Molecular and Cellular Biochemistry

, Volume 393, Issue 1–2, pp 229–235 | Cite as

D-penicillamine-induced granulomatous hepatitis in brown Norway rats

  • Imir G. Metushi
  • Xu Zhu
  • Jack Uetrecht


The mechanism of idiosyncratic drug reactions (IDRs) remains poorly understood. D-penicillamine treatment is associated with a wide range of autoimmune reactions including liver injury. An animal model which utilizes brown Norway (BN) rats has been used to investigate the mechanism of D-penicillamine-induced IDRs because it mimics the autoimmune reactions that occur in humans. The purpose of this study was to investigate the type of liver injury that results from D-penicillamine treatment in BN rats. We had previously noted that D-penicillamine caused histological changes in the liver, but there was no increase in alanine transaminase (ALT), and we assumed that there was no significant injury. However, we subsequently discovered that D-penicillamine inhibits the ALT assay. In the present study, we found that treatment of BN rats with a low doses of D-penicillamine (10 or 15 mg/day) resulted in a mild increases in glutamate dehydrogenase (GLDH) and sorbitol dehydrogenase (SDH) activities; however, this was not associated with histological changes. A higher dose of D-penicillamine (20 mg/day) resulted in 63 % of the rats developing a skin rash, and these rats had elevated serum GLDH and SDH levels with histopathological changes characteristic of granulomatous hepatitis. This included large clusters of leukocytes in the form of granulomas that contained neutrophils, macrophages, and CD8 T cells. These changes did not occur in the rats that did not get sick. This model may be a good model to investigate the characteristics of drug-induced granulomatous hepatitis.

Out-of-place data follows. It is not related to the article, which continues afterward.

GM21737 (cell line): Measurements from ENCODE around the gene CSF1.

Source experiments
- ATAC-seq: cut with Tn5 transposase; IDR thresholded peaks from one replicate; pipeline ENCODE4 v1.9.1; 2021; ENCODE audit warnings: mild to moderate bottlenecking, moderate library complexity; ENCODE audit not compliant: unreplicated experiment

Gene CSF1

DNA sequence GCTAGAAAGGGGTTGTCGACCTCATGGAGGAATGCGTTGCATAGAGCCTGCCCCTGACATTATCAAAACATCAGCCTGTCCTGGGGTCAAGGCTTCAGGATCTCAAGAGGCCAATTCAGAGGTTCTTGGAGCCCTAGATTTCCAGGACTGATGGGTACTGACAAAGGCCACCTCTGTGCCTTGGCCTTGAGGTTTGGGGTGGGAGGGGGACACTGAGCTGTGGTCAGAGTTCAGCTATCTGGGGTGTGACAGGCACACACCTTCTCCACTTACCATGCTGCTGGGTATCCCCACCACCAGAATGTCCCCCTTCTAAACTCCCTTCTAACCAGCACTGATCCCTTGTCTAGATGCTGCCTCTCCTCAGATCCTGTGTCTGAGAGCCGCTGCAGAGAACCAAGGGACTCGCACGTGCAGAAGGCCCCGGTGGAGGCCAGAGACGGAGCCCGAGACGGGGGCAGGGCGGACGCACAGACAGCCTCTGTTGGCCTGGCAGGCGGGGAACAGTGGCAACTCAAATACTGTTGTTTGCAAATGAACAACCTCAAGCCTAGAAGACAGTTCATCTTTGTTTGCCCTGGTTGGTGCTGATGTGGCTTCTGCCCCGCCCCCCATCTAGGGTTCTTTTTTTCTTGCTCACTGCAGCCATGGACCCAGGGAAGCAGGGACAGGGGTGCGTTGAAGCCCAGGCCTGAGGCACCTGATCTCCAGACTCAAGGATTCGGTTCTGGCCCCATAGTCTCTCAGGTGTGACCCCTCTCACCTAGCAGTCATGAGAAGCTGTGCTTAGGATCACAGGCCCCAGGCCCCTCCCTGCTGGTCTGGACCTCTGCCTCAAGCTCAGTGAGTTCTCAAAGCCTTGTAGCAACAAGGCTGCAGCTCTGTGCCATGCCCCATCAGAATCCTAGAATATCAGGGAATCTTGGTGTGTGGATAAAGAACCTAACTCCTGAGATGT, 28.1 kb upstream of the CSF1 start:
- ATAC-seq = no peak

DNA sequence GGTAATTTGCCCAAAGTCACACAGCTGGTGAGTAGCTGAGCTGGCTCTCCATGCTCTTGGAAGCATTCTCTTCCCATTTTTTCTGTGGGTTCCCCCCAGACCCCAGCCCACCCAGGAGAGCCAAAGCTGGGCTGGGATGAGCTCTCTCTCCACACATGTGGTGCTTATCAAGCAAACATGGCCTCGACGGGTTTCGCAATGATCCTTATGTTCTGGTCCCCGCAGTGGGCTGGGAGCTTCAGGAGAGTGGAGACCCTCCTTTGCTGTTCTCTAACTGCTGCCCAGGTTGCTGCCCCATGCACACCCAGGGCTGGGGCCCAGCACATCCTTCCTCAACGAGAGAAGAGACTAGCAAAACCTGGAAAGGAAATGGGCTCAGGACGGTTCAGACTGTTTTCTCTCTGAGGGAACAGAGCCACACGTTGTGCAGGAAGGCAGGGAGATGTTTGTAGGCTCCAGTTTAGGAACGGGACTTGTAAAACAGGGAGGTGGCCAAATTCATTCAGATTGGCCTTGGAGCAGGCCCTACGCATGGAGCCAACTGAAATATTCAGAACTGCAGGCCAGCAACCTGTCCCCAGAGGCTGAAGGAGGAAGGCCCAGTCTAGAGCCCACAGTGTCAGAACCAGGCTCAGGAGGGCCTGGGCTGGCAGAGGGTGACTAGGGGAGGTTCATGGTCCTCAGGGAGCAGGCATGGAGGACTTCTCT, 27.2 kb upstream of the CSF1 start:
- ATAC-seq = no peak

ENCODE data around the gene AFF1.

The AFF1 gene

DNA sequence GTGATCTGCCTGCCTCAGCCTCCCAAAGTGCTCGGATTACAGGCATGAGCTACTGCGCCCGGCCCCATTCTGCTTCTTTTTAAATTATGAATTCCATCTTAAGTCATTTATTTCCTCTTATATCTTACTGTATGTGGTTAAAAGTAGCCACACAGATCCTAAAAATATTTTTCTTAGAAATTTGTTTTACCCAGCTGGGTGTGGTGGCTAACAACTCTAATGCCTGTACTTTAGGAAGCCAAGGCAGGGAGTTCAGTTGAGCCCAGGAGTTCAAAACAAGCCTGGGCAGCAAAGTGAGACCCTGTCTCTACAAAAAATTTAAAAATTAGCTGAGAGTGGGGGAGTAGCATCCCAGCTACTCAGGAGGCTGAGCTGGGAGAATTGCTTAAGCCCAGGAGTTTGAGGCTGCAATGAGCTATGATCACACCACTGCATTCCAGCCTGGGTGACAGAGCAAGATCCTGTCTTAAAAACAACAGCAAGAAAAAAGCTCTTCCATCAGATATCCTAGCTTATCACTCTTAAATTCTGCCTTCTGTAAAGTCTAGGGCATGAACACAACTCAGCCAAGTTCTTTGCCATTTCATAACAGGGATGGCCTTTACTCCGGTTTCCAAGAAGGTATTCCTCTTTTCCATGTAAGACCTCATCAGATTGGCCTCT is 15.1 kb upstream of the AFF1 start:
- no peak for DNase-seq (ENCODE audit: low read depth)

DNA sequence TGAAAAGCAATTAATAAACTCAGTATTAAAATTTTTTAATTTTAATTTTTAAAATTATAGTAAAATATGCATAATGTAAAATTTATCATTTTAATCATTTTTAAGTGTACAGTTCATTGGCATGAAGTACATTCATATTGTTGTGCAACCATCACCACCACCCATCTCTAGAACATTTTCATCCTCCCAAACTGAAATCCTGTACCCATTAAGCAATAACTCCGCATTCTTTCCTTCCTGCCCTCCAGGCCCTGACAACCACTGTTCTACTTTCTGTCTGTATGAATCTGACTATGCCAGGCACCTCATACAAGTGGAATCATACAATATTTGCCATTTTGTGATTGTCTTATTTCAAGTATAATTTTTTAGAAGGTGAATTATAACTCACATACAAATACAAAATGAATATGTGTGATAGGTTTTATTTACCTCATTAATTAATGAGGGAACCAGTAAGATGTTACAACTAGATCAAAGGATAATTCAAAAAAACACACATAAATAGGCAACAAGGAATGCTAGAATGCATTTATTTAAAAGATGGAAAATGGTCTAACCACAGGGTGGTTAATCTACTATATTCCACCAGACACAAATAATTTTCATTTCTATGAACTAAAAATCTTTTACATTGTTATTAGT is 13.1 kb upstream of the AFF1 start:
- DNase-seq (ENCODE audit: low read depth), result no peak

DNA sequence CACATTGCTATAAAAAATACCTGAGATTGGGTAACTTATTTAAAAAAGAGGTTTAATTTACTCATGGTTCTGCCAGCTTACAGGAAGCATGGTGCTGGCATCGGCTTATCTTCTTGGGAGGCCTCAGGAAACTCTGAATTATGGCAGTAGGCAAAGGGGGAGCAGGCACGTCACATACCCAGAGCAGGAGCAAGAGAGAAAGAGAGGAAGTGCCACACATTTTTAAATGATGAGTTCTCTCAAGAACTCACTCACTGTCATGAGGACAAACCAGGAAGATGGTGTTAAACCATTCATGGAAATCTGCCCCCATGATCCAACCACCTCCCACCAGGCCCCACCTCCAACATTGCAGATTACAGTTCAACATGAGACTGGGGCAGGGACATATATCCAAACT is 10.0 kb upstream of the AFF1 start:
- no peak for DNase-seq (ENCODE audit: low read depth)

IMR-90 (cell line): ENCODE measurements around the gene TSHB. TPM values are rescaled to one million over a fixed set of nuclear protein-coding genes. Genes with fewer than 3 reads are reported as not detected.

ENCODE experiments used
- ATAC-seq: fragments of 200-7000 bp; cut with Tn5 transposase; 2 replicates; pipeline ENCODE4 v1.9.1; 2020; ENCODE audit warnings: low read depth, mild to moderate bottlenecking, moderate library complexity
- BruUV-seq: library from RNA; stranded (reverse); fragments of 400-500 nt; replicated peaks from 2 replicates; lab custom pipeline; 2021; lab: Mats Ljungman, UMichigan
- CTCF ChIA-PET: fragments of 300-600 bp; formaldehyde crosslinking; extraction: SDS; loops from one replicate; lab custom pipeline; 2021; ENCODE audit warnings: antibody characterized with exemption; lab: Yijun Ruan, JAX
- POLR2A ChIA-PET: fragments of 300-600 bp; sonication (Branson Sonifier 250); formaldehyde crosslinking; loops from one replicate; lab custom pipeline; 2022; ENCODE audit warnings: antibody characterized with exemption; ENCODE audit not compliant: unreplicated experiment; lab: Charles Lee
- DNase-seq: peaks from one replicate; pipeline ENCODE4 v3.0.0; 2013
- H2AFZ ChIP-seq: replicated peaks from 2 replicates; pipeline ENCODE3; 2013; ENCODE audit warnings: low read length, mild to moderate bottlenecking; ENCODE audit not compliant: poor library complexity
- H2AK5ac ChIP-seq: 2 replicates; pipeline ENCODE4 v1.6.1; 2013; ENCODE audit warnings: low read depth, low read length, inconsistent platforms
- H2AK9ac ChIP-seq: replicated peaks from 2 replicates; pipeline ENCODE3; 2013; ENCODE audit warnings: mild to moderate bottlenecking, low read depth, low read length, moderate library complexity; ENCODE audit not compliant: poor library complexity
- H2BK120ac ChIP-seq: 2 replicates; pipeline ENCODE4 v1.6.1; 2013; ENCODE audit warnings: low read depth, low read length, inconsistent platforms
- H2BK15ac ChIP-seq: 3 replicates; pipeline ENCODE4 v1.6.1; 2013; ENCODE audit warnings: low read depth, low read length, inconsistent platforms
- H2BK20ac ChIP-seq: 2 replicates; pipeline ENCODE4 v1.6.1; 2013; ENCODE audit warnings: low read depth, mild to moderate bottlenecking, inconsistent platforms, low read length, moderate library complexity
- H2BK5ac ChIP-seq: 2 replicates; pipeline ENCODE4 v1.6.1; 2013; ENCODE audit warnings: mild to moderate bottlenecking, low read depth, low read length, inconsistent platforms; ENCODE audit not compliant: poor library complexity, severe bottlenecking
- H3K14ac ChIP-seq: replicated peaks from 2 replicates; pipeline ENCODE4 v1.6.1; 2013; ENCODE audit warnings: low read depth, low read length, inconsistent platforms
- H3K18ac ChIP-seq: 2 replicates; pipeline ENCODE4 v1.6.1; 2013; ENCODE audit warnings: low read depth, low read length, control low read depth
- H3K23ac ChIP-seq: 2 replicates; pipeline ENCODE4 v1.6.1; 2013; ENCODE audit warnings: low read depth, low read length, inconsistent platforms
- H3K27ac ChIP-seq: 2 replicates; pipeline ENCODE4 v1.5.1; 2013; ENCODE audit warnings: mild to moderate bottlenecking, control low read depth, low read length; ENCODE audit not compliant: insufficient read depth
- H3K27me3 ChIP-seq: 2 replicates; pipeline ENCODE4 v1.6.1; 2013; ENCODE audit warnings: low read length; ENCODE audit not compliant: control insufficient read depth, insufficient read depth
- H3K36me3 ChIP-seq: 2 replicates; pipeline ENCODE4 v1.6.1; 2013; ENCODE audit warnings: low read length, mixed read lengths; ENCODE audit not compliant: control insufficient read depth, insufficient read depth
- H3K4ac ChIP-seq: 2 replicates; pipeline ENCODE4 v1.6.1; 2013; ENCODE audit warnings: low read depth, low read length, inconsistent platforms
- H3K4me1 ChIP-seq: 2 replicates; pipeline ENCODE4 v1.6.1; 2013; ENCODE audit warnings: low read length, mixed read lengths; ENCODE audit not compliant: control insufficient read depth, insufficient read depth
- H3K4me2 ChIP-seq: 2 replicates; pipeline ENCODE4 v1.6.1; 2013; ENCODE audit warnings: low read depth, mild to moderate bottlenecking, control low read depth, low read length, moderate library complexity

Drug-induced liver injury Immune-mediated Reactive metabolite Autoimmune hepatitis 

Supplementary material

11010_2014_2065_MOESM1_ESM.docx (374 kb)
Supplementary material 1 (DOCX 374 kb)


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Copyright information

© Springer Science+Business Media New York 2014

Authors and Affiliations

  1. 1.Department of Pharmacology and Toxicology, Faculty of MedicineUniversity of TorontoTorontoCanada
  2. 2.Department of Pharmaceutical Sciences, Faculty of PharmacyUniversity of TorontoTorontoCanada
  3. 3.Leslie Dan Faculty of PharmacyUniversity of TorontoTorontoCanada

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